What is psychological safety?

Psychological safety is a topic on the up and up. Let’s take a quick look at what it is, why it’s trending and why it’s important.

Quick question first though.
How can you uncover a performance issue or a leadership issue in your business when teams don’t feel comfortable to speak up and tell someone if they are being treated unfairly?

In a full day workshop I ran with a team it was titled… “how to design our day”. This team was stuck, stressed and underperforming. The brief was to help them design a workday day that benefits them and improves their experience of day to day work.

The team had suffered 70% turnover, and it wasn’t slowing down anytime soon.

The CEO and HR manager were at a loss. They had asked questions, but no one was telling the all out truth as to what was happening.

After kicking off we came to a standstill. And it happened quick.

About half of the room didn’t want to write any ideas or feedback onto their post it notes. These same individuals claimed they couldn’t be of assistance because they had only just started.

Another said they couldn’t speak up because they’ve offered ideas before, had a bad experience and they were worried about the repercussions.

Half of the room struggled to put anything down. Not a word. They didn’t want anything coming back to them. They didn’t want their handwriting recognised.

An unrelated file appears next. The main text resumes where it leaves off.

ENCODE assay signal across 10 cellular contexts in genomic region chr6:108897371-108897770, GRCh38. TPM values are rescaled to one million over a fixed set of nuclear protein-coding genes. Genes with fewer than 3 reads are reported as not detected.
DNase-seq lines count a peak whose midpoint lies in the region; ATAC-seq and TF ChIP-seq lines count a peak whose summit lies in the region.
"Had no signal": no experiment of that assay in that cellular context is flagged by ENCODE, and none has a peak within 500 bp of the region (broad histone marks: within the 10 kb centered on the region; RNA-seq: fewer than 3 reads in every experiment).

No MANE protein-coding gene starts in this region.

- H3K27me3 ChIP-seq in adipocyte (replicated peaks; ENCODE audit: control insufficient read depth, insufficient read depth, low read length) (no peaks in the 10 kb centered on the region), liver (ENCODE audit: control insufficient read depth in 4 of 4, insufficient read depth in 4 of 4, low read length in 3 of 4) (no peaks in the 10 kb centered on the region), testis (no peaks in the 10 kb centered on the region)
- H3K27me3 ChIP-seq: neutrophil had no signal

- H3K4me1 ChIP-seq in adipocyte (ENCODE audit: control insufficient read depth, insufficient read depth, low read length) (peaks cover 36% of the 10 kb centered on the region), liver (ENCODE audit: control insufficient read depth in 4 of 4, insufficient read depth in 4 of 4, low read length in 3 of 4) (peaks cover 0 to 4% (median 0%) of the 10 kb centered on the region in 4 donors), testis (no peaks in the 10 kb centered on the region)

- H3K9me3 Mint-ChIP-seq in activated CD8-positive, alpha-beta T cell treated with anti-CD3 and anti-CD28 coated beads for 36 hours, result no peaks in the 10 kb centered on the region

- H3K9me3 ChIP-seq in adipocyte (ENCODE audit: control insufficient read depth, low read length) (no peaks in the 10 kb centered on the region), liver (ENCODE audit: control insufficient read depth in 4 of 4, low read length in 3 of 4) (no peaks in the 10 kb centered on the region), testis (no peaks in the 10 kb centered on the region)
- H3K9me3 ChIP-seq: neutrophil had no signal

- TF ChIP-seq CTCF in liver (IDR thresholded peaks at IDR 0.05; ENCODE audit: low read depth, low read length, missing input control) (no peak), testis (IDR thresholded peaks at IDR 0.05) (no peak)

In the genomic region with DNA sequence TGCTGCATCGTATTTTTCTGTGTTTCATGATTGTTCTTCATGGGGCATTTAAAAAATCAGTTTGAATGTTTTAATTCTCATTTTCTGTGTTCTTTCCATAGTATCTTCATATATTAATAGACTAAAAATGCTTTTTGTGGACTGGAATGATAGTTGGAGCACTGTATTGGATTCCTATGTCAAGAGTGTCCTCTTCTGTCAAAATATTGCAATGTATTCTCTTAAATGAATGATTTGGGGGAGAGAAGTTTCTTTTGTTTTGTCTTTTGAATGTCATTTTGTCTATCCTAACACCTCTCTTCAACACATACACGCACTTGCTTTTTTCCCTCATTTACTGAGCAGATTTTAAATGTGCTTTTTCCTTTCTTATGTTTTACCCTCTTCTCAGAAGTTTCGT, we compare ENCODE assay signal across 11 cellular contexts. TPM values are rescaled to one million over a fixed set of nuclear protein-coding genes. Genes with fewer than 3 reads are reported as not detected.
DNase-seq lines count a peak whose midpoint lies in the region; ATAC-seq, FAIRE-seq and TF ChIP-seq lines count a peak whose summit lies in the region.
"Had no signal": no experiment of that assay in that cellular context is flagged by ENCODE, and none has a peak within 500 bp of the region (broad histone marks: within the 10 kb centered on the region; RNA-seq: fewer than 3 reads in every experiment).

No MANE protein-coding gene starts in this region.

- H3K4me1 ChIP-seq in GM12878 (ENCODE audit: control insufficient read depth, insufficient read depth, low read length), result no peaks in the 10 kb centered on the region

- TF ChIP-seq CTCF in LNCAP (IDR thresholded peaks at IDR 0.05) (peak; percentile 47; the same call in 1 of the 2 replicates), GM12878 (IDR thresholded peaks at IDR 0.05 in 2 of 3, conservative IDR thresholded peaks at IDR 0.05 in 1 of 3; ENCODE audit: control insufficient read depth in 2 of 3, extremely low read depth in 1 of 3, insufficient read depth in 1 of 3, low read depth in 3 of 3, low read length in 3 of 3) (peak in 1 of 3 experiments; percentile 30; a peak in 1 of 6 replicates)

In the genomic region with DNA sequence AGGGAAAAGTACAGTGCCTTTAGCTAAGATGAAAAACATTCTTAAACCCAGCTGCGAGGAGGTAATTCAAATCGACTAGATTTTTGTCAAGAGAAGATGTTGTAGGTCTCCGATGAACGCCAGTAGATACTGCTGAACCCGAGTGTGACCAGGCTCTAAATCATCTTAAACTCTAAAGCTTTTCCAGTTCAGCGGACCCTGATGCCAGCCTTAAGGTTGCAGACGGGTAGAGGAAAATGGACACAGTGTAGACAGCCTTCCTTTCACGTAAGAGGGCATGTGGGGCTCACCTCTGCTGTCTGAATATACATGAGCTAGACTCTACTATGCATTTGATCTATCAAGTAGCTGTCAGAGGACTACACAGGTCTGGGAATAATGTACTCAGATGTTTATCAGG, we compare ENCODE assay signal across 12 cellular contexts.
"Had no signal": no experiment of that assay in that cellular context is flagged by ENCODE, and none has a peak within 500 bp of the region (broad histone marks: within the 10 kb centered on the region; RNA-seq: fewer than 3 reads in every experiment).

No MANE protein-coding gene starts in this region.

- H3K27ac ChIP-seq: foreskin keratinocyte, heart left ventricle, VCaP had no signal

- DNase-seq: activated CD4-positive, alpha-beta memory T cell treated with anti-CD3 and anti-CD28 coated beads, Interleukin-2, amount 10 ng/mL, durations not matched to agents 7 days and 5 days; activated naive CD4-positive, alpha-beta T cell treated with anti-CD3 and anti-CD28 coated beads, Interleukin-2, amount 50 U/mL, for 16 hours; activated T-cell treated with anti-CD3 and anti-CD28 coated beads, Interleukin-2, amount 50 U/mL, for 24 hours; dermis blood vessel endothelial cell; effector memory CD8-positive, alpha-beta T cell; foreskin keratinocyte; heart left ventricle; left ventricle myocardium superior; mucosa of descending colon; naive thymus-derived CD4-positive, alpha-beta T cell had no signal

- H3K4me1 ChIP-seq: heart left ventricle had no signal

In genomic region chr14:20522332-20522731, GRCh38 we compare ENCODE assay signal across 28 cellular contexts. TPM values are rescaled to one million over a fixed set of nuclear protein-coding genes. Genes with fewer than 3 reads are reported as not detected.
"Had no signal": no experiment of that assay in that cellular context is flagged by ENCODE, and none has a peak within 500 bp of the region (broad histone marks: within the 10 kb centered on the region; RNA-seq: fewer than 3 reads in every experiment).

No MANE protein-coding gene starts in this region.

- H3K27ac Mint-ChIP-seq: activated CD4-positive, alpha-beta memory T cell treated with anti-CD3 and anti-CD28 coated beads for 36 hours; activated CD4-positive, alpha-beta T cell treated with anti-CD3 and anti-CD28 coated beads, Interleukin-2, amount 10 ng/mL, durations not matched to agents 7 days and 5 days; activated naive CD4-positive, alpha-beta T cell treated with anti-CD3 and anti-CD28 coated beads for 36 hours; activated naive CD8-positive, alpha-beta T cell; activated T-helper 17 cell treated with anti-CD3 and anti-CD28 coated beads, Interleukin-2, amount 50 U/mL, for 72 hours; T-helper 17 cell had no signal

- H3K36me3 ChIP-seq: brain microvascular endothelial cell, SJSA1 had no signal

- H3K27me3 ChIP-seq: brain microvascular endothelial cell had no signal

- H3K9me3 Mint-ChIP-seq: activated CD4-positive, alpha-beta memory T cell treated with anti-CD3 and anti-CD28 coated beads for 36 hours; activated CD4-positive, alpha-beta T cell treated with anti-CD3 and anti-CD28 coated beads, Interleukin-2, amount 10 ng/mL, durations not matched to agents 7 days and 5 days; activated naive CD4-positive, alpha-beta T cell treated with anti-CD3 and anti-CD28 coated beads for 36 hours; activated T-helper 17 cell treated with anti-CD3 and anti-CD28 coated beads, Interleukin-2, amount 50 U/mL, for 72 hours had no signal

We put down tools (post its and sharpies) and had an open discussion.

What came next unearthed tears, fury, and despair.

A manager they reported to had ensured they weren’t allowed to speak to anyone outside of their team. He managed up incredibly well, but the CEO and HR manager knew something was amiss.

The manager had been viciously bullying the team for some time. Thankfully after the workshop he was instantly dismissed but not after doing some serious harm to his team who had in their words ‘experienced hell’ at work.

How can this be avoided?

Taking actionable steps to ensuring people feel free to speak has benefits far beyond just avoiding the toxic scenarios such as this.

The actionable steps lie in the process of intentionally fostering psychological safety.

What is psychological safety?

Team psychological safety is a shared belief held by members of a team that it’s OK to take risks, to express their ideas and concerns, to speak up with questions, and to admit mistakes — all without fear of negative consequences.

As Amy Edmondson author or Fearless Organisation puts it, “it’s felt permission for candor.”
Leaders play a particular role in fostering psychological safety as their authority is outweighed in the room. However, it’s important to note that psychological safety is co-created. That is that everyone in the room has an impact on how others feel.

If someone displays bad behaviours for example and it isn’t rectified then trust and respect can be broken with the leader who has failed to provide a safe environment.

Why is it so important?

First, psychological safety leads to team members feeling more engaged and motivated because they feel that their contributions matter and that they’re able to speak up without fear of retribution.

Second, it can lead to better decision-making, as people feel more comfortable voicing their opinions and concerns, which often leads to a more diverse range of perspectives being heard and considered.